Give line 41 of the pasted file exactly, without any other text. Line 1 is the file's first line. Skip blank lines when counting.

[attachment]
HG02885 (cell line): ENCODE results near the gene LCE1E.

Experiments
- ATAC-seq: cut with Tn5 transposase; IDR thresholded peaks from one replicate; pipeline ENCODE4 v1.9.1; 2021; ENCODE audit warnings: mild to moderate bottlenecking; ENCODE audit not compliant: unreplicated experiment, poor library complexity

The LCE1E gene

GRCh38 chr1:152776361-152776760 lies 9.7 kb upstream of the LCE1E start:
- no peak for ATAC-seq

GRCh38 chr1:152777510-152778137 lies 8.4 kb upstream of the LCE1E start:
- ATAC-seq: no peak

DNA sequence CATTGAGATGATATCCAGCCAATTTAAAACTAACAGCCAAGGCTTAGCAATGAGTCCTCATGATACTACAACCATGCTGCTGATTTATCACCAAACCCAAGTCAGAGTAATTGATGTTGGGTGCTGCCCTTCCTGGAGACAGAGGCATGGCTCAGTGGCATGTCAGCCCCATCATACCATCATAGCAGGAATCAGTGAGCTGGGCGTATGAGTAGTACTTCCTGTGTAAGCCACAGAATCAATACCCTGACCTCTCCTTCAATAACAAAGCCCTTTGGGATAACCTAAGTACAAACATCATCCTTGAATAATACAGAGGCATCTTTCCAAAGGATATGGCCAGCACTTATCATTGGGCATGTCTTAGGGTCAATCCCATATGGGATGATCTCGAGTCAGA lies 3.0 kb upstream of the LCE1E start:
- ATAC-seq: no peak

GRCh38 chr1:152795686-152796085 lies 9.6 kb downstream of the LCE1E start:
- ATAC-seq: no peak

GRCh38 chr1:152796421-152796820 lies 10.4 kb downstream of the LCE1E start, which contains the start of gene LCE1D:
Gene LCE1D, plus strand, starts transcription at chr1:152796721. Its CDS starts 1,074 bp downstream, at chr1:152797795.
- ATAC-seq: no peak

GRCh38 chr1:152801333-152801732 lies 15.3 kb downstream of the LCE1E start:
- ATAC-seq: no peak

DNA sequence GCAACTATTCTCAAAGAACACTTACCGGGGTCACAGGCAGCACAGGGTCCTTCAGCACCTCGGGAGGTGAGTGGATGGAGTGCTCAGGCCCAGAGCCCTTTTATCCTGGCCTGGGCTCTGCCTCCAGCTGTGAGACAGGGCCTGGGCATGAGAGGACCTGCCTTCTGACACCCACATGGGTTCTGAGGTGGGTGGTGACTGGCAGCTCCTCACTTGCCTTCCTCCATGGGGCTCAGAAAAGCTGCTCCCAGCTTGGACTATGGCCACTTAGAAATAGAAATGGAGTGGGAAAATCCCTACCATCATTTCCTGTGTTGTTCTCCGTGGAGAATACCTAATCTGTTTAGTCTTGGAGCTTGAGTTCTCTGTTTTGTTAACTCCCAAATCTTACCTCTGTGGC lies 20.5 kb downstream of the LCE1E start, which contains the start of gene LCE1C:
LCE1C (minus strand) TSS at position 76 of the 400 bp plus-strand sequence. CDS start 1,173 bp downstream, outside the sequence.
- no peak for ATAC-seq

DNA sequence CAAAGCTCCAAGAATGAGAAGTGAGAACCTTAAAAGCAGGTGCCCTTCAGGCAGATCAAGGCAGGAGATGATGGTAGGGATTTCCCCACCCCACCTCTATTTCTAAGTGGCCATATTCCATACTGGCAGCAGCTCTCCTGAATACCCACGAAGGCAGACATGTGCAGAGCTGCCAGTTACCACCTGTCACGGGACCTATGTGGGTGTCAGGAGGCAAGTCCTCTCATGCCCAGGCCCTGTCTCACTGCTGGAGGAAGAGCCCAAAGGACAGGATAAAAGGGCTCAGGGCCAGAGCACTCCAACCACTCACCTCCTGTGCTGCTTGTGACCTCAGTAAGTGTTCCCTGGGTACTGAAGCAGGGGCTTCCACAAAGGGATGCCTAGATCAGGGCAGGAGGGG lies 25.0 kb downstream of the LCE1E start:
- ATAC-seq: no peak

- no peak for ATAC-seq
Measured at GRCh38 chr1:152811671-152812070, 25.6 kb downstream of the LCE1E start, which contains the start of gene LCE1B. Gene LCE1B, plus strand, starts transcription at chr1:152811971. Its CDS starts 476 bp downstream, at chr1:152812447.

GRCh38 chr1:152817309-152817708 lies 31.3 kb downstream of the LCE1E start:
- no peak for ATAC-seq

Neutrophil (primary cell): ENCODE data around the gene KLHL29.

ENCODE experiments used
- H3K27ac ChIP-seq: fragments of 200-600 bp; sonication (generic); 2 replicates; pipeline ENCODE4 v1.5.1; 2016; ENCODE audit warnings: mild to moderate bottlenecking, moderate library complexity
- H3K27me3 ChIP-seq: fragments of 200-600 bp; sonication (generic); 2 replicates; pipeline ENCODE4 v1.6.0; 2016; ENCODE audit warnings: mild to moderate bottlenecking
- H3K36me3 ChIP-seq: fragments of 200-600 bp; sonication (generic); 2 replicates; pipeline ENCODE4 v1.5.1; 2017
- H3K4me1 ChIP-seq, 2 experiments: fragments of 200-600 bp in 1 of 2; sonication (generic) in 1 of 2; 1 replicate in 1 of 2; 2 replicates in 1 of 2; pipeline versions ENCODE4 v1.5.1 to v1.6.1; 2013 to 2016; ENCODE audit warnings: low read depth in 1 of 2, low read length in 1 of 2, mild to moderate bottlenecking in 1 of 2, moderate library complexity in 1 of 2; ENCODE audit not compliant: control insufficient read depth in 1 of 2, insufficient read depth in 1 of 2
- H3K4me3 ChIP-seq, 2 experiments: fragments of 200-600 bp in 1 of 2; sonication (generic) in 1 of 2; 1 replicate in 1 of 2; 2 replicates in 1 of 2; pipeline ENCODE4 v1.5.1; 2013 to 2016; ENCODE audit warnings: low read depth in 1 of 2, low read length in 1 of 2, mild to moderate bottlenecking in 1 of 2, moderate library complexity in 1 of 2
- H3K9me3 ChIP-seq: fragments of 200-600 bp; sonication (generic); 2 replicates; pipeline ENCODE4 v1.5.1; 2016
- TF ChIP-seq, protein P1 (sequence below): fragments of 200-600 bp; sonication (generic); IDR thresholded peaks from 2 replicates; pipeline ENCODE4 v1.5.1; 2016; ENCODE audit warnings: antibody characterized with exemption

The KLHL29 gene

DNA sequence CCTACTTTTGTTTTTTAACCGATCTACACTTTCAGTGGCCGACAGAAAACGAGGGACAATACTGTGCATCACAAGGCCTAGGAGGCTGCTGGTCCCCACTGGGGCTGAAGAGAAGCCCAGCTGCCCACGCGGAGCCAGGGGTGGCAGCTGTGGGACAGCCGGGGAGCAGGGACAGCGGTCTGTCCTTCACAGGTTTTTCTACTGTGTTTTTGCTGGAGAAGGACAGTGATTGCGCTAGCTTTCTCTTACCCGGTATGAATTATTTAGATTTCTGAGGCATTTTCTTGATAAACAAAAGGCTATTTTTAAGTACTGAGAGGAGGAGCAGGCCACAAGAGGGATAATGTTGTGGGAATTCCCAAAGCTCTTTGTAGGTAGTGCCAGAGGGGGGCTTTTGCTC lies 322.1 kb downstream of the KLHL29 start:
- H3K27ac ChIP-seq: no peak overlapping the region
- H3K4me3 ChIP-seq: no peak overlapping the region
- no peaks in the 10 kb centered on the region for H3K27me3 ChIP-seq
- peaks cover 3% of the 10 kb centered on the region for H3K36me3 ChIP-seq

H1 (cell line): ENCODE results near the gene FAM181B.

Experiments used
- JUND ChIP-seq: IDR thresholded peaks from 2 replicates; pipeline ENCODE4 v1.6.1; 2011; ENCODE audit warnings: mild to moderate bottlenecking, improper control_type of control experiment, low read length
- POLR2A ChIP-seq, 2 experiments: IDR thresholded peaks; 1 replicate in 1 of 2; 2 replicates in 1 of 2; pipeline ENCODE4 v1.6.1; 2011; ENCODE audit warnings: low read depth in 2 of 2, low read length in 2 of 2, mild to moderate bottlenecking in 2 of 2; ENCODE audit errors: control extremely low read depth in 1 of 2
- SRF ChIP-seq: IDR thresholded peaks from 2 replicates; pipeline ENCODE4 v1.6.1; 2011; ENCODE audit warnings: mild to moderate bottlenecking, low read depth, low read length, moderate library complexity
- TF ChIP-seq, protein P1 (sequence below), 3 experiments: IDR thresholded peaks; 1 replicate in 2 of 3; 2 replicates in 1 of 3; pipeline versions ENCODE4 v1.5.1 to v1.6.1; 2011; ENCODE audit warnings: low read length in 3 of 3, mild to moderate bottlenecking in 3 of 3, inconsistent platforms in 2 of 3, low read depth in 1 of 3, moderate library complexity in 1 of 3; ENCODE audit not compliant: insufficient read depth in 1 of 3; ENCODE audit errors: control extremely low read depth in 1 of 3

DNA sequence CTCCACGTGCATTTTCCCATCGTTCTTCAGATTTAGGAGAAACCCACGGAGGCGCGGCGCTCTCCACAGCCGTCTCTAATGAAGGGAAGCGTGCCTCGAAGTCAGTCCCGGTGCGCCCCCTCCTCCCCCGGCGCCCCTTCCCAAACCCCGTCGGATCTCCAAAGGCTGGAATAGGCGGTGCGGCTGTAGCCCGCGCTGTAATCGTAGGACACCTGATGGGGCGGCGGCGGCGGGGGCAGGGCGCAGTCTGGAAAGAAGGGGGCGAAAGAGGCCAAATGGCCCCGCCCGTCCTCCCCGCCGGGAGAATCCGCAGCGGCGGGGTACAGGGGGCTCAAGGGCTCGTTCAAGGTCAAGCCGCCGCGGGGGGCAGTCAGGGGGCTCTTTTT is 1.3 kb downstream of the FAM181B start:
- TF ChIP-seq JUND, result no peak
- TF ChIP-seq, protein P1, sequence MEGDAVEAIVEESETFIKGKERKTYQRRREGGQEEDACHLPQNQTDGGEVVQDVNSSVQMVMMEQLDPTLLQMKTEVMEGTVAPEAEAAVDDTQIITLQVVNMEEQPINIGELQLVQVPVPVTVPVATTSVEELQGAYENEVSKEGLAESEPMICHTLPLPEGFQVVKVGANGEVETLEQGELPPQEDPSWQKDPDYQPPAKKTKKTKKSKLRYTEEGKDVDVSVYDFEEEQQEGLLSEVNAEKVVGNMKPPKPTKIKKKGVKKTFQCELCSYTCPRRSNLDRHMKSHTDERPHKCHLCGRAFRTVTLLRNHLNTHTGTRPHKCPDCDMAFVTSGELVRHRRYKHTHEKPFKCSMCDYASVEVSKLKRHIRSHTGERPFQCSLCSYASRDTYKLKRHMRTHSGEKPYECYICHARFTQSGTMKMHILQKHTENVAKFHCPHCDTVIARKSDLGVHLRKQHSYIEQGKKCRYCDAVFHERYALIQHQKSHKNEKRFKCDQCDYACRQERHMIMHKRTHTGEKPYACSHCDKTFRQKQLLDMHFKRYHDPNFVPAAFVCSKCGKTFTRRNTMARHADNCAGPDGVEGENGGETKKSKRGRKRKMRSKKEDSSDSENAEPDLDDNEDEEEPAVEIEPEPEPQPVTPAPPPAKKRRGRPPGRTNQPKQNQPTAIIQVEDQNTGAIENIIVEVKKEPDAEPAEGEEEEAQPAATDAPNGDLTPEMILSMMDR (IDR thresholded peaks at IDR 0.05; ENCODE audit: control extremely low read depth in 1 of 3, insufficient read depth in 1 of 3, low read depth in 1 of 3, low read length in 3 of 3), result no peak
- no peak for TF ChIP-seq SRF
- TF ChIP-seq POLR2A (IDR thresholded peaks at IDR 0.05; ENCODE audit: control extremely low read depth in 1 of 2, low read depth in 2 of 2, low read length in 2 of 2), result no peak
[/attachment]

- peaks cover 3% of the 10 kb centered on the region for H3K36me3 ChIP-seq